Excel Case Studies: Sales Analysis with Pivot Tables, Charts

Learn by doing! Save time! Real case studies in sales analysis to learn functions IF, VLOOKUP, pivot tables and charts.
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  • Lectures 36
  • Length 3 hours
  • Skill Level All Levels
  • Languages English
  • Includes Lifetime access
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    Available on iOS and Android
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About This Course

Published 10/2014 English

Course Description

Another Excel Course?!? How is this one different? This course is not just a list of Excel functions. Yes, it does teach the critical Excel functions like IF, VLOOKUP, and pivot tables and charts, but it does so through an extended case study example of sales reporting and analysis. So you'll learn WHY these functions are important, and how to use them to answer real business questions. You'll learn them by seeing them used in action to answer questions, like "Who is the top customer?" and "What are the top-selling products?" How do I know? I'm a senior executive, and a hiring manager, at a high-tech manufacturing company.

In this course, you are a business analyst, given the task of analyzing the sales results for a small company, to answer questions about sales and profitability. The lessons show the Excel functions in detail, highlighting each step. I provide the scripts for each lesson, along with the Excel file used, both the starting point and finishing point. I provide everything I can to make this course a success for you!

The course starts with a basic set of raw data. First I show you how to format the raw data, adding product lines, customer regions, and product cost, using IF and VLOOKUP. Then I show you how to summarize the data with advanced pivot table functions, filters, and slicers, to calculate sales and margin by product line by region. Next, I show you how to visually display the results with several different types of charts, and to make a color-coded customer scorecard. Finally, I show you how to write the up the results in a business report.

There is no more practical course on Excel and Business Analytics: this is exactly what business analysts do every day. I learned these Excel techniques over a period of years: you can learn them in a few days. Let's get started!

What are the requirements?

  • Basic familiarity with Excel is assumed. Students should be able to enter data and formulas. The examples are very easy to follow.
  • You'll need a copy of Excel that you can use, preferably Excel 2013 for Windows. Excel 2010 will work as well.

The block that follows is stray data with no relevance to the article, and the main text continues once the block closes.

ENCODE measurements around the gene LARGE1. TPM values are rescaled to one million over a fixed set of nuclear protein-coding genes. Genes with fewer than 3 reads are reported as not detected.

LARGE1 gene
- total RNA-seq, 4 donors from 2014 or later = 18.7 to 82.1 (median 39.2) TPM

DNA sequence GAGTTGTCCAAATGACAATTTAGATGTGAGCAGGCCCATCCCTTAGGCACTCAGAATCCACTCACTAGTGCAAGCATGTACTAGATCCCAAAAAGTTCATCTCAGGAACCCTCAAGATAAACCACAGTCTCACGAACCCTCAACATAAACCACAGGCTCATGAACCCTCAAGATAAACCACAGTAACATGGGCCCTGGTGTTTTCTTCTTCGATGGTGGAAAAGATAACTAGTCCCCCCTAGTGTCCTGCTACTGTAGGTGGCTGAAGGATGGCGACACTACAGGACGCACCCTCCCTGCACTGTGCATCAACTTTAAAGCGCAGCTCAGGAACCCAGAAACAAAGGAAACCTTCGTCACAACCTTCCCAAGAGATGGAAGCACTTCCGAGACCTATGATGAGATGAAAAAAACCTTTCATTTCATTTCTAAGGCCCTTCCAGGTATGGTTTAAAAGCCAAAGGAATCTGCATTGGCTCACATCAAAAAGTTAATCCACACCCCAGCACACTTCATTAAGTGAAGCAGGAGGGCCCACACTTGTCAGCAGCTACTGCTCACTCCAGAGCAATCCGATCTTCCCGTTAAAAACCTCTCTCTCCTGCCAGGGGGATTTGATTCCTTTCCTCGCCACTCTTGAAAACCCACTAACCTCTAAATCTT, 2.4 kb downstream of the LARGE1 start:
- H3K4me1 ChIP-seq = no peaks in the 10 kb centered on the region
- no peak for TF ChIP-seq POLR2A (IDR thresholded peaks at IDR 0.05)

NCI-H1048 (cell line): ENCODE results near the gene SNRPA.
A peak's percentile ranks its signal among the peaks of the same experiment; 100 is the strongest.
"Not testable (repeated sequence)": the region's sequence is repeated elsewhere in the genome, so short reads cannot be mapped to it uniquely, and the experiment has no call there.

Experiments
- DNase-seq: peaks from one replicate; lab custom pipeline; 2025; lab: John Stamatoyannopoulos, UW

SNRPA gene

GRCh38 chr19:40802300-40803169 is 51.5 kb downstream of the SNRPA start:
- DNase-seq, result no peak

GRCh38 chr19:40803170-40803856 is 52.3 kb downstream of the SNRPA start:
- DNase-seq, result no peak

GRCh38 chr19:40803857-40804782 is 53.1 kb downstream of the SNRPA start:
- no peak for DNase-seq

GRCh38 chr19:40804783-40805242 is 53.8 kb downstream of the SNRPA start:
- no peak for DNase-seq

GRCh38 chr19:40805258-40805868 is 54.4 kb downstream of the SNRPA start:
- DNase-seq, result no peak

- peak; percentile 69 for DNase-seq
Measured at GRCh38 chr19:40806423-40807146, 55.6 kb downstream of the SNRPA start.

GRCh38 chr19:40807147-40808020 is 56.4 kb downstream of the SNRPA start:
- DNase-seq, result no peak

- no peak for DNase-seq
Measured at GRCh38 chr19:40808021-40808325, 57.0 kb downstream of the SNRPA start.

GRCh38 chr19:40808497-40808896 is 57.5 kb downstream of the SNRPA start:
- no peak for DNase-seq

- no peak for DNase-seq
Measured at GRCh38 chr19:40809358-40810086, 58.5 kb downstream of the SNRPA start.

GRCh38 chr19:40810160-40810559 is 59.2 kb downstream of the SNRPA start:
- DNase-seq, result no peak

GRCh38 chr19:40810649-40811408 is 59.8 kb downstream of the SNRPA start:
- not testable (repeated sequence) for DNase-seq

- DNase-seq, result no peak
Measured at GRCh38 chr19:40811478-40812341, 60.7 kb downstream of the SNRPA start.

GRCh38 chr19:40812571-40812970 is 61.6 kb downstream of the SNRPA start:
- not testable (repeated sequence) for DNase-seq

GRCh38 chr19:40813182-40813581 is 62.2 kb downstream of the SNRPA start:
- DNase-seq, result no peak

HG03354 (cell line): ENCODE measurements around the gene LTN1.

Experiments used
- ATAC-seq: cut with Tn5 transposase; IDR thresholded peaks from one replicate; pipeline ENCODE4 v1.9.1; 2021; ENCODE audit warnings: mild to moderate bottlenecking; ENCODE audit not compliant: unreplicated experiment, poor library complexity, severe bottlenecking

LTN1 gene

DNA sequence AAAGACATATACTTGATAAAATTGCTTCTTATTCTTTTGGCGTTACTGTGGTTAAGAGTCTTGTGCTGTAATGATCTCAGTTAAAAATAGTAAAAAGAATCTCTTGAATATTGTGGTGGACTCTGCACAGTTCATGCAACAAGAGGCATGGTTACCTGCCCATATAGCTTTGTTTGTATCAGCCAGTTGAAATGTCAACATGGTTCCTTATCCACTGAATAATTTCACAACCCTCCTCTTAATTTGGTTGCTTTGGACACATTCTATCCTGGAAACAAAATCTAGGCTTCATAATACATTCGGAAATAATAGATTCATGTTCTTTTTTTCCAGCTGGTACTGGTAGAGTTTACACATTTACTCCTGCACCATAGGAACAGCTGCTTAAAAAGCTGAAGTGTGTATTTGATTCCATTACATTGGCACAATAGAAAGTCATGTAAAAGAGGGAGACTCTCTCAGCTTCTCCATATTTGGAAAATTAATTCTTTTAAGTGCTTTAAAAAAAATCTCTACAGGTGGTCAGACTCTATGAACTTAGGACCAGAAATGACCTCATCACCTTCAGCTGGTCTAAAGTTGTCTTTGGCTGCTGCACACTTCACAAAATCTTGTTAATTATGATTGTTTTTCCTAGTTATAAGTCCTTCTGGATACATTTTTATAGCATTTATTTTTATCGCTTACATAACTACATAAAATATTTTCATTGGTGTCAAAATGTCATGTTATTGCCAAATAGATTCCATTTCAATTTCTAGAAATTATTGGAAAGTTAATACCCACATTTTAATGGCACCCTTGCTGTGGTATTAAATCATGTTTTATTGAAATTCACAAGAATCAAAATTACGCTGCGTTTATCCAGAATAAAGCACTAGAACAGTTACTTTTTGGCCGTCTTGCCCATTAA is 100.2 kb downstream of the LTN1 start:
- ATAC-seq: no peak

What am I going to get from this course?

  • Starting with a large set of unformatted data, summarize and analyze the data with Excel to find the important "nuggets" of information, and explain the results with clarity.
  • Specifically, prepare a sales and margin report for business, starting with basic invoice information, summarizing results by product line and by region.
  • Make complex pivot tables and display the results visually, with charts and conditional formatting to make a customer scorecard.
  • Use the Excel functions =if, =vlookup, =countif, =sumif, and make nested if statements.
  • Make an Excel data model to connect several Excel tables.

Who is the target audience?

  • The course is designed for people starting their careers, looking for a jump-start. The examples in the case studies are taken directly from a business environment. This is how Excel is used today!
  • The course is designed for college students learning Excel in a business environment. In addition to Excel, you'll learn some business basics, like sales reporting.
  • The course is designed for people who may have been out of the office work environment, and who are looking to return. Excel is critical to success in many careers today.

What you get with this course?

Not for you? No problem.
30 day money back guarantee.

Forever yours.
Lifetime access.

Learn on the go.
Desktop, iOS and Android.

Get rewarded.
Certificate of completion.


Section 1: Course Introduction
Course Introduction

I'm a senior executive at a high-tech manufacturing company, and a hiring manager. I've developed this course to teach students about critical analytical skills for business. In today's economy, employees who can take a large set of data, summarize it, determine the important results, and explain the results in writing, with appropriate tables and graphs, have a huge advantage. This course teaches those skills.

Course Map and Pre-Requisites
Section 2: Basic Business Concepts

This lesson sets the stage for the case study which is at the heart of this course. It also introduces the business topics to be covered in more detail in this section: return credit memos, the calculation of profit margin, and reporting by groups.


The case study is about sales reporting. Sales are based on invoices and return credit memos. The first course defined an invoice. This course adds returns, and this lesson defines the important elements of a return credit memo. Remember, this course is about more than Excel: it also provides some definitions of key business terms.


Businesses sell products - but they must also buy (or make) those products. The difference between the sales price and the cost of the products is called the simple profit margin, or just margin. This lesson shows the specific calculations used, especially to calculate the margin percentage.

Margin Calculation
6 questions

Businesses group their products into product lines, to make it easier to understand trends in sales and profits. And they often group their customers into regions (for example by state, or by country), again, to make it easier to understand trends in sales and profits. This lesson shows conceptually how the grouping can be done, to combine data from multiple sources into one common data model.

Downloading Practice Files, Homework, and Scripts
1 page
Section 3: Excel Functions

It's time to dive into Excel! This lesson provides a preview of the Excel functions to be introduced in this section.


You are the data / business analyst! In this lesson, I provide the Excel file with the raw data to be analyzed, and we get started with answering the questions about sales and profitability for Cowboy Printers. The data must first be formatted, and some simple calculations made for sales revenue.